The authenticity of host '192.168.22.219 (192.168.22.219)'
   can't be established. ECDSA key fingerprint is
   SHA256:yXf6pjV26N0fegvEYIt3HgG95s3Q1X6WYRhtHLF99pUo.
   Are you sure you want to continue connecting (yes/no/[fingerprint])?

The user can type yes, no, or paste their copy of the host key fingerprint for comparison.

Note
Note: Matching host key fingerprints

Distributing copies of your host key fingerprints to your users enables them to verify that they are receiving the correct host keys. When they paste their copy of a host key fingerprint, ssh compares the fingerprints, and accepts the offered host key when the fingerprints match. This ensures a more accurate match than a visual comparison.

You can't rely on all users to use correct verification methods. If the fingerprints do not match, the user can still type yes, or copy the fingerprint in the message, and complete the connection.

If the public keys of a host have changed, the connection is denied with a scary warning:

@@@@@@@@@@@@@@@@@@@@@@@@@@@@@@@@@@@@@@@@@@@@@@@@@@@@@@@@@@@
@    WARNING: REMOTE HOST IDENTIFICATION HAS CHANGED!     @
@@@@@@@@@@@@@@@@@@@@@@@@@@@@@@@@@@@@@@@@@@@@@@@@@@@@@@@@@@@
IT IS POSSIBLE THAT SOMEONE IS DOING SOMETHING NASTY!
Someone could be eavesdropping on you right now (man-in-the-middle attack)!
It is also possible that a host key has just been changed.
The fingerprint for the ECDSA key sent by the remote host is
SHA256:keNu/rJFWmpQu9B0SjIuo8NLjbeDY/x3Tktpl7oDJqo.
Please contact your system administrator.
Add correct host key in /home/geeko/.ssh/known_hosts to get rid of this message.
Offending ECDSA key in /home/geeko/.ssh/known_hosts:210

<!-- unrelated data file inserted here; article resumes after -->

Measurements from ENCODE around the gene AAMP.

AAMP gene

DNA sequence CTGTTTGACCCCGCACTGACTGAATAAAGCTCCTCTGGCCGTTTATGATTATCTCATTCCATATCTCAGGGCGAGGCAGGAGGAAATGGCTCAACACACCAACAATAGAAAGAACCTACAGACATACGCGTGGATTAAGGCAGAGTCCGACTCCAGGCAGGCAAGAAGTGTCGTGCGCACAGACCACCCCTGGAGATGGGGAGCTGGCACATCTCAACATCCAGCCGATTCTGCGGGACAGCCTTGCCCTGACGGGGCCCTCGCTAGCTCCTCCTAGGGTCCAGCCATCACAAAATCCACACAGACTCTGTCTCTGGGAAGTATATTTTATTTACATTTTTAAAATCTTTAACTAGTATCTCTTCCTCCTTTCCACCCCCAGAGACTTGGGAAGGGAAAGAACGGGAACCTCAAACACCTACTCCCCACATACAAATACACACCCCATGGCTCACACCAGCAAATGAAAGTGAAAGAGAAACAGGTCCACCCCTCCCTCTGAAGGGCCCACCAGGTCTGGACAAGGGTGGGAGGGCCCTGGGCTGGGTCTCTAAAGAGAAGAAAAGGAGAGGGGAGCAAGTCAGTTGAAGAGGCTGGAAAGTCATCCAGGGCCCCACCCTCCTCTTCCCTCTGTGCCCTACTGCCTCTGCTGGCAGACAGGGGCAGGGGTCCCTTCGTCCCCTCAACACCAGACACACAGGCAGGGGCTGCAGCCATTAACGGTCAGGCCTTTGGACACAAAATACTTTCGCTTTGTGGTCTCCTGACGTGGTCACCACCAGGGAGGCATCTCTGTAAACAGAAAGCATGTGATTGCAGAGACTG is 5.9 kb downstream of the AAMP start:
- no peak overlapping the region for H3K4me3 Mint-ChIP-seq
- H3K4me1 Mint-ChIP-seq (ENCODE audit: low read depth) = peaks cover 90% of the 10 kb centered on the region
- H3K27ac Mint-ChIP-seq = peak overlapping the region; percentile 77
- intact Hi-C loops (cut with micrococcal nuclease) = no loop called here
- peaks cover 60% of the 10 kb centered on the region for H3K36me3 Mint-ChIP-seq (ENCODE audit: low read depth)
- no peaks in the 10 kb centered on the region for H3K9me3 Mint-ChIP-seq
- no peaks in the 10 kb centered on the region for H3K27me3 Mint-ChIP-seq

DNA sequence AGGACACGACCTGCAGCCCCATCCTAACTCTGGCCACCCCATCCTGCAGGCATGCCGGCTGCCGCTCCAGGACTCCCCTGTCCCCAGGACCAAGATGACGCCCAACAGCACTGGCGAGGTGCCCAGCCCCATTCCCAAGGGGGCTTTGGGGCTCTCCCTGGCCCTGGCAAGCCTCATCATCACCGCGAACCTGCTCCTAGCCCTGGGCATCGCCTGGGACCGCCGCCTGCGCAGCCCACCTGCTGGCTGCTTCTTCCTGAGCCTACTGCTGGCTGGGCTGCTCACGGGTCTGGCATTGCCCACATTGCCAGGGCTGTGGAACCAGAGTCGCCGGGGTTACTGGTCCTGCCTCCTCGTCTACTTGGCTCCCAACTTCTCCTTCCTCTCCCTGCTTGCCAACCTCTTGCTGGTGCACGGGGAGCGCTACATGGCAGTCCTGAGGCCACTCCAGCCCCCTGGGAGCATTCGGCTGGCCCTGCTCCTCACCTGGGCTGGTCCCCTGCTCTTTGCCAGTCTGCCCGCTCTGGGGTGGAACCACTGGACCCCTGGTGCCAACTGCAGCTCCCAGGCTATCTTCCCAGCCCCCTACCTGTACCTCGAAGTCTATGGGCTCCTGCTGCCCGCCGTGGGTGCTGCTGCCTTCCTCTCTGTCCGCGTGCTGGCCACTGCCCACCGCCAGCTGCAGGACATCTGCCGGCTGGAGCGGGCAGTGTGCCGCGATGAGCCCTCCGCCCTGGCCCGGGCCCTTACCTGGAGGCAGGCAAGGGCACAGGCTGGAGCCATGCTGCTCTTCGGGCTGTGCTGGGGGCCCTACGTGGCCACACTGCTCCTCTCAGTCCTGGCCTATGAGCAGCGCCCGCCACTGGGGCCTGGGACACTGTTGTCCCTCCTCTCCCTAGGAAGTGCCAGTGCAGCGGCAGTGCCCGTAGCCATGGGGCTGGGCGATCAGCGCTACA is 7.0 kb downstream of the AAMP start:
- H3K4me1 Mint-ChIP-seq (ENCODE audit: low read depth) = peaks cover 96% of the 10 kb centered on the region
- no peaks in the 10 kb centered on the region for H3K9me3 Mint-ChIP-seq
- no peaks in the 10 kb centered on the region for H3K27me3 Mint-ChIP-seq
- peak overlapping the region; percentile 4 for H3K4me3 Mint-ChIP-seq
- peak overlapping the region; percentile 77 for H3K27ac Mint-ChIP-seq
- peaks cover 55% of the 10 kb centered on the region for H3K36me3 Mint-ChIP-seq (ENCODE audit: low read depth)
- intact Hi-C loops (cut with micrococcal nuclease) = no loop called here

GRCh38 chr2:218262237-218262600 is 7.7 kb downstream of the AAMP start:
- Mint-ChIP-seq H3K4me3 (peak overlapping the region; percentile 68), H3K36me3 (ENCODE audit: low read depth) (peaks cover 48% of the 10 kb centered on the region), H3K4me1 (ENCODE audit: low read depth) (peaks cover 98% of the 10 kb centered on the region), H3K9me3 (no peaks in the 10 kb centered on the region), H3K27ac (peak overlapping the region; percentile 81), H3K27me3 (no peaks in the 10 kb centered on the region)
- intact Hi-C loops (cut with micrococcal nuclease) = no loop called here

You can use following command to remove the offending key:
ssh-keygen -R 192.168.121.219 -f /home/geeko/.ssh/known_hosts
ECDSA host key for 192.168.121.219 has changed and you have requested strict
checking.
Host key verification failed.

The remedy is to delete the offending key from ~/.ssh/known_hosts with the command given in the scary warning, then re-connect and accept the new host key.

The openssh package installs the server, client, file transfer commands, and some utilities.

OpenSSH supports several different types of authentication:

Password authentication

Uses any system login and password on the remote machine. This is the simplest and most flexible authentication because you can open an SSH session from anywhere, on any machine. It is also the least secure, because it is vulnerable to password-cracking and keystroke logging.

Public key authentication

Authenticates with your personal SSH keys, rather than a login and password. This is less flexible than password authentication, because you can open SSH sessions only from a machine that holds your private identity key. It is much stronger because it is not vulnerable to password cracking or keystroke logging; an attacker must possess your private key and know its passphrase.

See Section 23.8.1, “Automatic public key logins in GNOME with gnome-keyring” to learn how to use gnome-keyring for automated public key authentication in GNOME sessions.

See Section 23.8.2, “Automated public key logins in the console with ssh-agent” to learn how to use ssh-agent for automated public key authentication in console sessions.

Passphrase-less public key authentication

Public key authentication, paired with private identity keys that do not have passphrases. This is useful for automated services, like scripts and cron jobs. You must protect private keys, because anyone who gains access to them can easily masquerade as the key owner.

Certificate authentication

OpenSSH supports certification authentication, for easier key management, stronger authentication, and large-scale SSH deployments.

SUSE Linux Enterprise Server installs the OpenSSH package by default, providing the following commands:

ssh

The client command for initiating an SSH connection to a remote host.

scp

Secure file copy from or to a remote host.

sftp